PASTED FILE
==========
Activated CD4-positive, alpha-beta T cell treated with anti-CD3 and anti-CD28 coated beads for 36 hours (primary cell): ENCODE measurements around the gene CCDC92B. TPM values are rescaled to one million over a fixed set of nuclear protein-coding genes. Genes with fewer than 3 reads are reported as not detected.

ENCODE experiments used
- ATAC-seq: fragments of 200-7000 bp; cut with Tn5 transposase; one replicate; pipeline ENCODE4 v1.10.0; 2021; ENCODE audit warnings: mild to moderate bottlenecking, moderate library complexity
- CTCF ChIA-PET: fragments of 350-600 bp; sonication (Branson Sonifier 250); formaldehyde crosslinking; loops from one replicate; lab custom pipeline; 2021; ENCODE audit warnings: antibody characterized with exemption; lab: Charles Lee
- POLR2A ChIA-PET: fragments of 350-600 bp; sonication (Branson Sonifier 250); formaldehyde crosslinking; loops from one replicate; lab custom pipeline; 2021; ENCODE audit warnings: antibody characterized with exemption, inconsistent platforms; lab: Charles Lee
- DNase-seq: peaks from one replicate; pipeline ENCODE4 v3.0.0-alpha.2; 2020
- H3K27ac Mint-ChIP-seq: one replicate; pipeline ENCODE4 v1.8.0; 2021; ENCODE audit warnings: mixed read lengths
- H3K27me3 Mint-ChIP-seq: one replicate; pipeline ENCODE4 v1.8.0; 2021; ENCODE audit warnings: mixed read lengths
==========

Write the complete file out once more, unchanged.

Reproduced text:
Activated CD4-positive, alpha-beta T cell treated with anti-CD3 and anti-CD28 coated beads for 36 hours (primary cell): ENCODE measurements around the gene CCDC92B. TPM values are rescaled to one million over a fixed set of nuclear protein-coding genes. Genes with fewer than 3 reads are reported as not detected.

ENCODE experiments used
- ATAC-seq: fragments of 200-7000 bp; cut with Tn5 transposase; one replicate; pipeline ENCODE4 v1.10.0; 2021; ENCODE audit warnings: mild to moderate bottlenecking, moderate library complexity
- CTCF ChIA-PET: fragments of 350-600 bp; sonication (Branson Sonifier 250); formaldehyde crosslinking; loops from one replicate; lab custom pipeline; 2021; ENCODE audit warnings: antibody characterized with exemption; lab: Charles Lee
- POLR2A ChIA-PET: fragments of 350-600 bp; sonication (Branson Sonifier 250); formaldehyde crosslinking; loops from one replicate; lab custom pipeline; 2021; ENCODE audit warnings: antibody characterized with exemption, inconsistent platforms; lab: Charles Lee
- DNase-seq: peaks from one replicate; pipeline ENCODE4 v3.0.0-alpha.2; 2020
- H3K27ac Mint-ChIP-seq: one replicate; pipeline ENCODE4 v1.8.0; 2021; ENCODE audit warnings: mixed read lengths
- H3K27me3 Mint-ChIP-seq: one replicate; pipeline ENCODE4 v1.8.0; 2021; ENCODE audit warnings: mixed read lengths